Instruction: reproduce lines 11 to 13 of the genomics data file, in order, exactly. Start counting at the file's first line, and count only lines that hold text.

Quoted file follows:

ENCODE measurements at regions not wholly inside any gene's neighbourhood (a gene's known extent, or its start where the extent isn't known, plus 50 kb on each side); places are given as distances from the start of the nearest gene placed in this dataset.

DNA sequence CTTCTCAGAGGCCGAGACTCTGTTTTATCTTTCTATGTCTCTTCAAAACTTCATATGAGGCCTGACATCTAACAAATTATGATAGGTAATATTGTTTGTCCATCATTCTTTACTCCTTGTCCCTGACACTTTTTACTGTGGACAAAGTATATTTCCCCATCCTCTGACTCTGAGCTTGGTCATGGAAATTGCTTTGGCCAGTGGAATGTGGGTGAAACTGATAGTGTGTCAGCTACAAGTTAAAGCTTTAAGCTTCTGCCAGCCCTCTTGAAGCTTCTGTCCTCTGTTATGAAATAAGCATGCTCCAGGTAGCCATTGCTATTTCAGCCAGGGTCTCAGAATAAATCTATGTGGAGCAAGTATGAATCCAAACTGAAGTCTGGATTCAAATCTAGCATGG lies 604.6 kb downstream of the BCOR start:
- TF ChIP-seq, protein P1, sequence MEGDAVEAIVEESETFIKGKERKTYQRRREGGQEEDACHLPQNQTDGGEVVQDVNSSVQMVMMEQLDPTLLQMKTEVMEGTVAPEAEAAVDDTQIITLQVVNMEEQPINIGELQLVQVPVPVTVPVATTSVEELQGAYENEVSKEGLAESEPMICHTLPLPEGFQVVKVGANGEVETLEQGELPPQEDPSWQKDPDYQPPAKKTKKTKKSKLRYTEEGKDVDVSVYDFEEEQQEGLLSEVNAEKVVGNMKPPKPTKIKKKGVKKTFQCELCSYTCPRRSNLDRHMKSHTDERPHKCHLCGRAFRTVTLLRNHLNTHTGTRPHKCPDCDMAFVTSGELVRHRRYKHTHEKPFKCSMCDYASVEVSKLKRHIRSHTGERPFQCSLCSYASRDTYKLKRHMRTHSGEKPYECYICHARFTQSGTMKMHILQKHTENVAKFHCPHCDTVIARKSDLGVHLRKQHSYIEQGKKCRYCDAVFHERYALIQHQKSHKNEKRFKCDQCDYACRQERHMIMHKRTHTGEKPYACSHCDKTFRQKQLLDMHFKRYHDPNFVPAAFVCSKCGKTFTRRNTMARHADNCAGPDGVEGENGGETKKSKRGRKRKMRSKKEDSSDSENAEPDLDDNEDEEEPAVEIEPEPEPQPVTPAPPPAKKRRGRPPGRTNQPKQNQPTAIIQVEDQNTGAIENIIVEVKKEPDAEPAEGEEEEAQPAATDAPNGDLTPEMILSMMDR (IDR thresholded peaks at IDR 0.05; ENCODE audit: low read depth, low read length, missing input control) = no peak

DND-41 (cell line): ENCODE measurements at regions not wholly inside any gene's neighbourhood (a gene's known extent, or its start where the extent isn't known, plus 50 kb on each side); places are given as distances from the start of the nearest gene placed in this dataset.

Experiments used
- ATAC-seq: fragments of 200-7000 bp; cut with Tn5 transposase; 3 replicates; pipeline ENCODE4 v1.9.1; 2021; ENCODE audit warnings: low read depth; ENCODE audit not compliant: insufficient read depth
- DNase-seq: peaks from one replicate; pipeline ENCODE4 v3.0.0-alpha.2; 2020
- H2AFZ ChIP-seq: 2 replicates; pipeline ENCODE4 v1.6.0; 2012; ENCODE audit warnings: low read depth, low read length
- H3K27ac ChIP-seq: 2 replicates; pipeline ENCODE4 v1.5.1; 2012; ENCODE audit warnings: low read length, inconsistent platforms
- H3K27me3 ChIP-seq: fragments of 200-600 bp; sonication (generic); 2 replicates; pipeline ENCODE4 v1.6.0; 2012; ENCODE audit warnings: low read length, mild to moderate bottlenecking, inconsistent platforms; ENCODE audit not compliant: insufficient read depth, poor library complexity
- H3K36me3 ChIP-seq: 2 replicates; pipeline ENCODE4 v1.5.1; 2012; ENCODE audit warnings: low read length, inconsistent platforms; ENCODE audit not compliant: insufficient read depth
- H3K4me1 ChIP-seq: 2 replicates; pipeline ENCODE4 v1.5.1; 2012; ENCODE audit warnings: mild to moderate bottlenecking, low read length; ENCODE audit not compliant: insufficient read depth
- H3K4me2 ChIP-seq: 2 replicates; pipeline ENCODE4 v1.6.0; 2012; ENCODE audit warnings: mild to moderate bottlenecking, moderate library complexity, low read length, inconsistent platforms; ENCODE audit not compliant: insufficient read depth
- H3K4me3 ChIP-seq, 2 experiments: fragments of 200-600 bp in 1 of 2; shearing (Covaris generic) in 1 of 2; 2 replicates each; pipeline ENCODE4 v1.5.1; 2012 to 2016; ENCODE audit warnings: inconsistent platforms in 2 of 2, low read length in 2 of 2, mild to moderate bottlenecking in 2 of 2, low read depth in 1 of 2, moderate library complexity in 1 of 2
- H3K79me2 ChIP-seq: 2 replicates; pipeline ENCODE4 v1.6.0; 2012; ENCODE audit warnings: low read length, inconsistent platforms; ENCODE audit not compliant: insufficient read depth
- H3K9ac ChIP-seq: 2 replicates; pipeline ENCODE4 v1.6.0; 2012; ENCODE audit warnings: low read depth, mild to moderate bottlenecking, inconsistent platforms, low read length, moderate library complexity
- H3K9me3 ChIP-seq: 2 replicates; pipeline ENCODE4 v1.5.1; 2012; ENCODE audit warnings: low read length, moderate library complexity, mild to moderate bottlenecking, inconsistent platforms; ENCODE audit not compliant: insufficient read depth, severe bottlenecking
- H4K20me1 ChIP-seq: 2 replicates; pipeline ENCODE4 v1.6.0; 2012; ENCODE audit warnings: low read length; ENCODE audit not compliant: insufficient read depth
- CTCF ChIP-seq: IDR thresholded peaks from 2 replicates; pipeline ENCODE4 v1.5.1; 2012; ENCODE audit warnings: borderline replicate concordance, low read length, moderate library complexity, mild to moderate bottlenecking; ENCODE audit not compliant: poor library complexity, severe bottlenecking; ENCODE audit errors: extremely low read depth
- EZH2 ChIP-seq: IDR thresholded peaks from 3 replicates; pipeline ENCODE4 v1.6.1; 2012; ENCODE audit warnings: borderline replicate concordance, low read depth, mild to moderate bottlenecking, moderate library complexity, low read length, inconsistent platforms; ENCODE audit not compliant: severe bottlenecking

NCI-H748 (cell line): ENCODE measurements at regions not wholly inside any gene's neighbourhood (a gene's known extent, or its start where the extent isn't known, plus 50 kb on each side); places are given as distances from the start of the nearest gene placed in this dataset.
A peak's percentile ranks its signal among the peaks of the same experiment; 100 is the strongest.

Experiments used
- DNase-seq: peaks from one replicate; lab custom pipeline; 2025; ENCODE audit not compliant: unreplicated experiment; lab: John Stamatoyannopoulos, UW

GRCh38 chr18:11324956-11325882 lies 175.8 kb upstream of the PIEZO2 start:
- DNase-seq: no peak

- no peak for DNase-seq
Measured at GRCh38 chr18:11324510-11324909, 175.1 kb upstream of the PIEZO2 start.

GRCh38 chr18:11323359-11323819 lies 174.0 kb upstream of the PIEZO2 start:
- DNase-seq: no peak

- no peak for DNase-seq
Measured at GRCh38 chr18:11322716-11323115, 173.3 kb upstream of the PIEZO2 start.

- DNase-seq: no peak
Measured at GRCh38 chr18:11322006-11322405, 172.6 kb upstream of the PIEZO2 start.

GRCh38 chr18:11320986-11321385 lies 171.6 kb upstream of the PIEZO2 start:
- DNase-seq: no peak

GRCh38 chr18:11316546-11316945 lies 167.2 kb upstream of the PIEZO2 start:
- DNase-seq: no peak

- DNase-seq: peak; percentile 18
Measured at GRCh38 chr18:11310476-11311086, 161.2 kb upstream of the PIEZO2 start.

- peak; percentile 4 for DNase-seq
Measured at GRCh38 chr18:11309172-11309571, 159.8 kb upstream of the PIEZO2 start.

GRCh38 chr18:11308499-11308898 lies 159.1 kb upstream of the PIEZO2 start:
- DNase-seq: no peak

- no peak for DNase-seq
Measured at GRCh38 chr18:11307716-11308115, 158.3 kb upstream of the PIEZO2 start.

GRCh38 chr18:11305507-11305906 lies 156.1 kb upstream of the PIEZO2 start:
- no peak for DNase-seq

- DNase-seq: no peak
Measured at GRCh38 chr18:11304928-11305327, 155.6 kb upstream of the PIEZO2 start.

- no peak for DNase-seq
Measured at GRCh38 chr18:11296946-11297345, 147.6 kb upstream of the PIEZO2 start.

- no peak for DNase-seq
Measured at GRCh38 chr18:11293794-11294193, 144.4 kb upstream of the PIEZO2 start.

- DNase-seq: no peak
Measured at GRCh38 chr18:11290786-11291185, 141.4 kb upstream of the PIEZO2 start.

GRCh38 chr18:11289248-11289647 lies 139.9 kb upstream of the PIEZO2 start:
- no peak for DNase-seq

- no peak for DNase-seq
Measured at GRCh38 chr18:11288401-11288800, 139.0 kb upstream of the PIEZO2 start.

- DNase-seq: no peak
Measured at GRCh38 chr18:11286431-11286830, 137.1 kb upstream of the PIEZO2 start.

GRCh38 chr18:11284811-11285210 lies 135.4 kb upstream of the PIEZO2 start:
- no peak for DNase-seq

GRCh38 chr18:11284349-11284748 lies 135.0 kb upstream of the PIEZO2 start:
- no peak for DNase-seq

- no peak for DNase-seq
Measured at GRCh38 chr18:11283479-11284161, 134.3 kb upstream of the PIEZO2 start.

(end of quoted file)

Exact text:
- H3K36me3 ChIP-seq: 2 replicates; pipeline ENCODE4 v1.5.1; 2012; ENCODE audit warnings: low read length, inconsistent platforms; ENCODE audit not compliant: insufficient read depth
- H3K4me1 ChIP-seq: 2 replicates; pipeline ENCODE4 v1.5.1; 2012; ENCODE audit warnings: mild to moderate bottlenecking, low read length; ENCODE audit not compliant: insufficient read depth
- H3K4me2 ChIP-seq: 2 replicates; pipeline ENCODE4 v1.6.0; 2012; ENCODE audit warnings: mild to moderate bottlenecking, moderate library complexity, low read length, inconsistent platforms; ENCODE audit not compliant: insufficient read depth